Background We reviewed the literature on published cases of progressive facial hemiatrophy (Parry-Romberg syndrome) to identify possible pathophysiological mechanisms of the syndrome.
Objective To describe the somatosensory phenotype of a previously unreported patient with progressive facial hemiatrophy and facial pain.
Design Case report and 4-month follow-up period.
Setting University-based tertiary referral headache center.
Patient A 37-year-old woman with progressive facial hemiatrophy and strictly left-sided facial pain over 12 years.
Intervention Greater occipital nerve blockade with lidocaine, 2% (2 mL), and methylprednisolone sodium phosphate (80 mg).
Main Outcome Measures Trigeminal sensory phenotype on quantitative sensory testing using thermal threshold and Von Frey hairs. The case report includes patient photographs, neuroimaging, and neurophysiological findings.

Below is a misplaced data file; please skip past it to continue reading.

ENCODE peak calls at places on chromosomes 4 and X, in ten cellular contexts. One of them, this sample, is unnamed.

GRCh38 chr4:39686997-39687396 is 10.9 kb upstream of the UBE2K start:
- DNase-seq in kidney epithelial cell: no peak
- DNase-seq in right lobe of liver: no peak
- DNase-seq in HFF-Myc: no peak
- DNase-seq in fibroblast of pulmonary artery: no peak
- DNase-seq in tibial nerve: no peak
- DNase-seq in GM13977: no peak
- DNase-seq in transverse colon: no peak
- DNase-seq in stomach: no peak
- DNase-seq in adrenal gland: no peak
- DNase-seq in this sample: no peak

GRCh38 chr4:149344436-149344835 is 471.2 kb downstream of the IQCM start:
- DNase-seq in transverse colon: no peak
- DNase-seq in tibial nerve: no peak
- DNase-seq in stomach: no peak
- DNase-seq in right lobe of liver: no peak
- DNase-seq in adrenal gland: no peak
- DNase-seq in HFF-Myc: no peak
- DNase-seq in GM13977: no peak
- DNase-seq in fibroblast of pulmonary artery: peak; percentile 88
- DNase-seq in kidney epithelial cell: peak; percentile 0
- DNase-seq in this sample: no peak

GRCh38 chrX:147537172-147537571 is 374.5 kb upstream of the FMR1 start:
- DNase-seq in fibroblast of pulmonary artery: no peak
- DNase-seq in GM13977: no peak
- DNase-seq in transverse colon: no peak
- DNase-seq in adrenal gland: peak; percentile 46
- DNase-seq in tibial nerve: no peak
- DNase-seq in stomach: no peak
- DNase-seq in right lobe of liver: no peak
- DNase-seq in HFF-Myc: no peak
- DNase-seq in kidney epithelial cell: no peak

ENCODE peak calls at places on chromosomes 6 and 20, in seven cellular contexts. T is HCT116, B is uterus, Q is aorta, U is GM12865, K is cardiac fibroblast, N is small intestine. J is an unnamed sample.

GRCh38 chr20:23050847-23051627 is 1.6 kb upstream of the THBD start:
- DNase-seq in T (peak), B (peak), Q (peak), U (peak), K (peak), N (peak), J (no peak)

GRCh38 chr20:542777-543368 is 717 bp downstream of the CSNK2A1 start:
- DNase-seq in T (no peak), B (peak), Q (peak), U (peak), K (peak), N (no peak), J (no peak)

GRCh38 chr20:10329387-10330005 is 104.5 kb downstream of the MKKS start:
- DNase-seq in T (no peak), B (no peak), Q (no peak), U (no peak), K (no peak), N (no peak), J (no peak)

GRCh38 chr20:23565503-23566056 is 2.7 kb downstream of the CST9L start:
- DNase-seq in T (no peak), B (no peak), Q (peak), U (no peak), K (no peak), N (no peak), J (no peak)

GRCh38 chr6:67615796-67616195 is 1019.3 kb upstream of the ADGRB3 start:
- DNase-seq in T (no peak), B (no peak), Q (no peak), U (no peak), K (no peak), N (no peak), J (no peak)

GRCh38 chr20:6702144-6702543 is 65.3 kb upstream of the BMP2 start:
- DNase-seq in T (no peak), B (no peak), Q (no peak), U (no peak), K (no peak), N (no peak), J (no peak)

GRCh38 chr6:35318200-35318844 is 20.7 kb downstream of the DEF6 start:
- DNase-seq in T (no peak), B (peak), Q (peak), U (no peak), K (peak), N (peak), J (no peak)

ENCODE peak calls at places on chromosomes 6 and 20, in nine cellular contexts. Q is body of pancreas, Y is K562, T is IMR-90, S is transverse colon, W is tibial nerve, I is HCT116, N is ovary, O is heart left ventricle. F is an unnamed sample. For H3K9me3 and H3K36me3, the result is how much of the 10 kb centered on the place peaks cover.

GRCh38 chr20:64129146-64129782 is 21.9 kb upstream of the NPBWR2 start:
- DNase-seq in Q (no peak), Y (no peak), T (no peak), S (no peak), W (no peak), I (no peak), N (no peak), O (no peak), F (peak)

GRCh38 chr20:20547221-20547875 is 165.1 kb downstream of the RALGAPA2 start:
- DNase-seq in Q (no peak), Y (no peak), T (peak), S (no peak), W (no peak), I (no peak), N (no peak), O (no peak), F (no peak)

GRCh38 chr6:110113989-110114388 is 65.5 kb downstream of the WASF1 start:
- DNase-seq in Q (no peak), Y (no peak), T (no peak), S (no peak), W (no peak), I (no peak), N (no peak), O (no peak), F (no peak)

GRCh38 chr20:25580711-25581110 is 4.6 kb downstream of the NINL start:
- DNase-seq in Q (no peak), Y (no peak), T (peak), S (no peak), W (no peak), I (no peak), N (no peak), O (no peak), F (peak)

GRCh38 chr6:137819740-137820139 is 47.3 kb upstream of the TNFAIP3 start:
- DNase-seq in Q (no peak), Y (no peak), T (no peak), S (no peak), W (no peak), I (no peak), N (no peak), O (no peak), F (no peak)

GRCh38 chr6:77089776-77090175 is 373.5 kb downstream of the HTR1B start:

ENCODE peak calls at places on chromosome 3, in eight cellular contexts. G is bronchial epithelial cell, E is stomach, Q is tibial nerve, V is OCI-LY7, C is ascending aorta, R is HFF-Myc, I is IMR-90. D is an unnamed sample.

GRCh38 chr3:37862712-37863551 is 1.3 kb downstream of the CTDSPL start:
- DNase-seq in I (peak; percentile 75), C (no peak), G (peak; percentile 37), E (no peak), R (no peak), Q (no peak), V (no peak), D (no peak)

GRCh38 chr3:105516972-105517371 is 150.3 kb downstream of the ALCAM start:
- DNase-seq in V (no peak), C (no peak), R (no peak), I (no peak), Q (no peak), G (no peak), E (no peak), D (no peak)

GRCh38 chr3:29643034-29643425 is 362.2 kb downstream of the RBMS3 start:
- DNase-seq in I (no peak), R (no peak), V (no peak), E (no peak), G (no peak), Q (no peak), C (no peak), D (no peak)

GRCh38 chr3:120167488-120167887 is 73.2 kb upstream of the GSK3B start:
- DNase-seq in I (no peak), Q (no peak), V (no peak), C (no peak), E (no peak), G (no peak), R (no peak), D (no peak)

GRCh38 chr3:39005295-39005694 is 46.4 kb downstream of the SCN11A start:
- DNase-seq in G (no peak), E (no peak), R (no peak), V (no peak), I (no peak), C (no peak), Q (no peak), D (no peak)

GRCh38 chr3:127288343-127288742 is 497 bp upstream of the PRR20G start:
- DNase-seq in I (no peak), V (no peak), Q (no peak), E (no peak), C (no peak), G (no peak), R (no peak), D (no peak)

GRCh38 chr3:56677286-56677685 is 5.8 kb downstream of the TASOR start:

Results On the left side, there was continuous pain in V1 and V2 and intermittent sharp shooting pains in V3. The sensory examination showed areas on the left side with pinprick hyperalgesia, cold and heat hyperalgesia, and dynamic mechanical allodynia. The pain in V1 and V3 and the allodynia dramatically improved after greater occipital nerve blockade. In the cases reported in the literature, a constant component of the pain was always part of the phenotype, and positive or negative trigeminal sensory signs were frequently described.
Conclusions The phenotype of our patient suggests neuropathic pain involving all 3 branches of the trigeminal nerve, and the patient fulfills newly defined stricter criteria for neuropathic pain. Similar to our case, phenotypes of the other published cases seem to agree with trigeminal neuropathic pain rather than trigeminal neuralgia specifically.